Will Franklin of WILLisms is covering the Iranian election at a Ramada Inn in Houston, including video footage. Be sure to follow Will's links for coverage of the event you won't see anywhere else.

June 17, 2005

Update (11 January 2005): The 2004 GDP Rankings for Asia are now available!

The Far East. The Orient. The Subcontinent. The Near East. These are all alternative names for the regions of the world that are home to some of the world's most rapidly growing economic juggernauts: Asia. Today's dynamic GDP table focuses upon the nations of Asia, taking their 2002 Gross Domestic Product (GDP) data adjusted for each country's Purchasing Power Parity (PPP) and their estimated population as of July 2003, and then provides their related GDP per Capita (also adjusted for PPP.) You may rank the nations in the table below according to the different categories by selecting the individual column heads:

2002 Asian GDP and Population Data
Country GDP-PPP ($USD Billions) Estimated Population (July, 2003) GDP-PPP per Capita ($USD)
Afghanistan 19.0 28717213 662
Armenia 12.6 3326448 3788
Azerbaijan 27.0 7830764 3448
Bahrain 9.8 667238 14687
Bangladesh 239.0 138448210 1726
Bhutan 2.7 2139549 1262
Brunei 6.5 358098 18151
Cambodia 19.7 13124764 1501
China 5700.0 1286975468 4429
Georgia 15.0 4934413 3040
Hong Kong 186.0 7394170 25155
India 2660.0 1049700118 2534
Indonesia 663.0 234893453 2823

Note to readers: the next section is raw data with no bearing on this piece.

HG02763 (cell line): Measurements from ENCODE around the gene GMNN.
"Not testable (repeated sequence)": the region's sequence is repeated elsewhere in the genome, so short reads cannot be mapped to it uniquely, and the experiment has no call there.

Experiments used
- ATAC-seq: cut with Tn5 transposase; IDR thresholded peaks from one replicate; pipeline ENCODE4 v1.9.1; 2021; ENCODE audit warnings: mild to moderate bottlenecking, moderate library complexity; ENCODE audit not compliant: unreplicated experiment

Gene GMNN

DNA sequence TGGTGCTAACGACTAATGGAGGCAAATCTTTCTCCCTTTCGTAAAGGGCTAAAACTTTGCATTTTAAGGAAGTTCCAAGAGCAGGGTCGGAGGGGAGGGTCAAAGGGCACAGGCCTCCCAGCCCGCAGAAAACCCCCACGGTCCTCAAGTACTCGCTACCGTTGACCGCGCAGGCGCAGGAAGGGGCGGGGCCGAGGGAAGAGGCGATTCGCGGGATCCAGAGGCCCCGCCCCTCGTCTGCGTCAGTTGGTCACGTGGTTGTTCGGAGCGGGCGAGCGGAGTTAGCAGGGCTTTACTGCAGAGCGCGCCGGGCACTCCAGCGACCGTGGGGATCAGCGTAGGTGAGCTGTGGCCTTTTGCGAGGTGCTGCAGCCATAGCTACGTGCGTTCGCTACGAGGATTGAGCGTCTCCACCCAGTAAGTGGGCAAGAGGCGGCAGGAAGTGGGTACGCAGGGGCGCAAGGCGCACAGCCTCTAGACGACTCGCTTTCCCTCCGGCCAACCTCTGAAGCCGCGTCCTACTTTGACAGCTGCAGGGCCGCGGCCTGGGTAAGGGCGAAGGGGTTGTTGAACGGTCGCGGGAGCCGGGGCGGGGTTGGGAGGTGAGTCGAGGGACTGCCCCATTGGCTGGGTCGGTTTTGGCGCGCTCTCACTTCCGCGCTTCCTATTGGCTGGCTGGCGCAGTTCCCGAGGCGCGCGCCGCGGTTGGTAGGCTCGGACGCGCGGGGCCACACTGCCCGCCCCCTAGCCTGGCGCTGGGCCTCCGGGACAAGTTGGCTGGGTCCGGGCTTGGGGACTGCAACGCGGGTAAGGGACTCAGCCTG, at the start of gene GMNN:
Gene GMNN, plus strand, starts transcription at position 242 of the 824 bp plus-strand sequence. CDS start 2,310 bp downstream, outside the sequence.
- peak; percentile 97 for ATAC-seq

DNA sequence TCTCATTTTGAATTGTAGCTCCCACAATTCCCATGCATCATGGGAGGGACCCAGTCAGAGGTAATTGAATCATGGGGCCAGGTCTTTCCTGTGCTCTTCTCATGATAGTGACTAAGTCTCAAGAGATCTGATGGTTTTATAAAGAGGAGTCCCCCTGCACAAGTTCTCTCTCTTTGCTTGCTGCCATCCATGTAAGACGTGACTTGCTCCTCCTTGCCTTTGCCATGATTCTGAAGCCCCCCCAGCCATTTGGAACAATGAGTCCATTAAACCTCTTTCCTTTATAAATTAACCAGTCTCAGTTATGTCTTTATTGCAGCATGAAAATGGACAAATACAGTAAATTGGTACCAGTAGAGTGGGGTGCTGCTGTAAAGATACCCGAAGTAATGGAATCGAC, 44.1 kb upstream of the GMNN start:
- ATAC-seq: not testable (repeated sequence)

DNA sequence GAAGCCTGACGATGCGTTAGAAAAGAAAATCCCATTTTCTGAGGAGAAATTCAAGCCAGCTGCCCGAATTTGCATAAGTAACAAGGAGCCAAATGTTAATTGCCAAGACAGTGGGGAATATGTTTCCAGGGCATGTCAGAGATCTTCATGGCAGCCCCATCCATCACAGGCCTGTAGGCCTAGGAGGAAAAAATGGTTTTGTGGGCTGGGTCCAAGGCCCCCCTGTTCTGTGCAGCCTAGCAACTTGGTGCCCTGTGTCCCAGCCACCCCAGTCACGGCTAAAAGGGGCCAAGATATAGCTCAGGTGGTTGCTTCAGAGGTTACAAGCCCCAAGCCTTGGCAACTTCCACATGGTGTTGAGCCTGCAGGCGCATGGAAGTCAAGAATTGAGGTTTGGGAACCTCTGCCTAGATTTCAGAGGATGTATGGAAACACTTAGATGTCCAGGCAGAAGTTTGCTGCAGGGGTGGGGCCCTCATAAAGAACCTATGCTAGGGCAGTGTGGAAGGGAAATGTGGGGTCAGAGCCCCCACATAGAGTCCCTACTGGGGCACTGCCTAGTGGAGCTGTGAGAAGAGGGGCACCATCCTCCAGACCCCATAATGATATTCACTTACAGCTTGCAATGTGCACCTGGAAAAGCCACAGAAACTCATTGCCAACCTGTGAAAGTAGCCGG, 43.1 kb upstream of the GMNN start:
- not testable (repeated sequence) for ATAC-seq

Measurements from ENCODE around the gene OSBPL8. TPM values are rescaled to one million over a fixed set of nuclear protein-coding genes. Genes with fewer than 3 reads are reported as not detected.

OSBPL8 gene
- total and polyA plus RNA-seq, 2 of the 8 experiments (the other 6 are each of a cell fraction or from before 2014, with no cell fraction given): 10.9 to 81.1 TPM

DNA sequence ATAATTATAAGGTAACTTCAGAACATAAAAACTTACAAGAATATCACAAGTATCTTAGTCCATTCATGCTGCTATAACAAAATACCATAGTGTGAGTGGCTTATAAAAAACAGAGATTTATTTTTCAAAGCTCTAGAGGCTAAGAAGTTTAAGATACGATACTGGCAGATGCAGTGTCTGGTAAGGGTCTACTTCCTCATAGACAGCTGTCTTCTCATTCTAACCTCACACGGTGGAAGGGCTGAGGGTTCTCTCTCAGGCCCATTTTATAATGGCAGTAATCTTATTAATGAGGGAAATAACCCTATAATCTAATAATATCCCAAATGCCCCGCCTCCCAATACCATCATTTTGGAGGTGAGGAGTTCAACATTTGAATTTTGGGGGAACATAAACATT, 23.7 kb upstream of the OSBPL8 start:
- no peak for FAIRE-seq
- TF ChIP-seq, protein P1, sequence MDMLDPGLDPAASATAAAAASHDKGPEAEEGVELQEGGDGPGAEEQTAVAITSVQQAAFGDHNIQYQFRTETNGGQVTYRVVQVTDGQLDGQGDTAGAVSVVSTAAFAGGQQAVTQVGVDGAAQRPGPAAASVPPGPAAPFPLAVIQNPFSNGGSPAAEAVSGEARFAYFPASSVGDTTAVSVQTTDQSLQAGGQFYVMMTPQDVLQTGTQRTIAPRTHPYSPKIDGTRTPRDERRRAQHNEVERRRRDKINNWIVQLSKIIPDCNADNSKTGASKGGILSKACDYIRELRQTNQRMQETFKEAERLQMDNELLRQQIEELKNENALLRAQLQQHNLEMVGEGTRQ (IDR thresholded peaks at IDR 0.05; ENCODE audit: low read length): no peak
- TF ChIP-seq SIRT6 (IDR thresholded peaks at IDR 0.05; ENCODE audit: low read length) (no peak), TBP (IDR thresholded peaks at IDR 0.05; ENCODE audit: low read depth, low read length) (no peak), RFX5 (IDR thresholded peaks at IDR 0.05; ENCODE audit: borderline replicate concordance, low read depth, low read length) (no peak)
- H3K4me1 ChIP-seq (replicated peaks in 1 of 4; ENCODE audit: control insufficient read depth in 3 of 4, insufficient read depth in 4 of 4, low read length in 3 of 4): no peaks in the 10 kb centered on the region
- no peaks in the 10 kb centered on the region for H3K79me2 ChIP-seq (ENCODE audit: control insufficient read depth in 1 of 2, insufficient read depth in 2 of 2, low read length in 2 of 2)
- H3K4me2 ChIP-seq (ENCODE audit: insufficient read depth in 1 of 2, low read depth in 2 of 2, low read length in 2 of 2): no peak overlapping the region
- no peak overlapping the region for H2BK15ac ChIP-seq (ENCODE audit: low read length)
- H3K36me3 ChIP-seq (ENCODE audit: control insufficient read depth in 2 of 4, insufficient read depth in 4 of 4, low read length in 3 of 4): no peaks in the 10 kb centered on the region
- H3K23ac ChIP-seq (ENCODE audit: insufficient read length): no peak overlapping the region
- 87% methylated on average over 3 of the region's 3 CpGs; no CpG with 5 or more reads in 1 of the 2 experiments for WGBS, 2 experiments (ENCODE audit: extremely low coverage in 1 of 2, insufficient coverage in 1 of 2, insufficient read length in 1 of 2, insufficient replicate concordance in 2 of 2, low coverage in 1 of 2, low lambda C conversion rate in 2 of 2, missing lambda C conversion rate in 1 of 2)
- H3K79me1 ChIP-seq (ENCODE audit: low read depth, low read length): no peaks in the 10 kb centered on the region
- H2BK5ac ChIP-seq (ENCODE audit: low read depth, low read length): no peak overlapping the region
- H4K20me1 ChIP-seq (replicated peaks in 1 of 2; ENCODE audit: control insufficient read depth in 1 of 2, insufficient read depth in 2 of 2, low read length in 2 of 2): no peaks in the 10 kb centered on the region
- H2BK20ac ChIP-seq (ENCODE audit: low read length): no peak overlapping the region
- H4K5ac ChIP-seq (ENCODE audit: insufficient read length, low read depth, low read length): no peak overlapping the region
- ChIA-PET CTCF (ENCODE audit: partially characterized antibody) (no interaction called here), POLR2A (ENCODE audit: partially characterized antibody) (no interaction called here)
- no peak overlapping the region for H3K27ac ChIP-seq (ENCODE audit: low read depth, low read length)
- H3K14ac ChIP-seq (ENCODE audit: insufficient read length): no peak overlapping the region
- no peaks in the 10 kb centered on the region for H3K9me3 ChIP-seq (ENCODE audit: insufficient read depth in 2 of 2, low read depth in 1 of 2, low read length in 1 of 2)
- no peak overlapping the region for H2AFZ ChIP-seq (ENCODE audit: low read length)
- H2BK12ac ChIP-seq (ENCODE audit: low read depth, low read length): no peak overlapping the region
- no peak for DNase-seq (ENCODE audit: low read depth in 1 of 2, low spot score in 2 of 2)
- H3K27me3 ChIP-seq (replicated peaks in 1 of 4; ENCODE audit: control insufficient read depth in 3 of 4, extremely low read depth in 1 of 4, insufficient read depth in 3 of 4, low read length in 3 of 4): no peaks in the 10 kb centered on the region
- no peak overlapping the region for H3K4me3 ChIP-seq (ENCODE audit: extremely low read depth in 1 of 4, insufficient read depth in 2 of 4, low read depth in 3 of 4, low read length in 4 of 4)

Iran 456.0 68278826 6678
Iraq 58.0 24683313 2350
Israel 122.0 6116533 19946
Japan 3550.0 127214499 27906
Jordan 22.8 5460265 4176
Kazakhstan 105.0 16763795 6263
Kuwait 34.2 2183161 15665
Kyrgyzstan 13.5 4892808 2759
Laos 9.9 5921545 1672
Lebanon 19.3 3727703 5177
Macau 8.6 469903 18302
Malaysia 210.0 23092940 9094
Maldives 1.3 329684 3792
Mongolia 5.0 2712315 1843
Myanmar (Burma) 70.0 42510537 1647
Nepal 36.0 26469569 1360
North Korea 22.0 22466481 979
Oman 22.4 2807125 7980
Pakistan 311.0 150694740 2064
Philippines 356.0 84619974 4207
Qatar 17.2 817052 21051
Russia 1350.0 144526278 9341
Saudi Arabia 242.0 24293844 9961
Singapore 105.0 4608595 22784
South Korea 931.0 48289037 19280
Sri Lanka 73.7 19742439 3733
Syria 59.4 17585540 3378
Taiwan 406.0 22603001 17962
Tajikistan 8.0 6863752 1166
Thailand 429.0 64265276 6675
Turkey 468.0 68109469 6871
Turkmenistan 26.0 4775544 5444
United Arab Emirates 53.0 2484818 21330
Uzbekistan 65.0 25981647 2502
Vietnam 183.0 81624716 2242
Yemen 15.7 19349881 811
Asia (All) 19624.0 4055821108 4837

Sources and Acknowledgements:

Gross Domestic Product (GDP) Data: The World Factbook, 2003 via Bartleby.
July, 2003 Population Estimate: The World Factbook, 2003 GDP Data via Bartleby.
Table Sorting Function: The Daily Kryogenix.

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June 16, 2005

In case it wasn't clear to you already, the following list illustrates the differences between you and your boss:

Time Management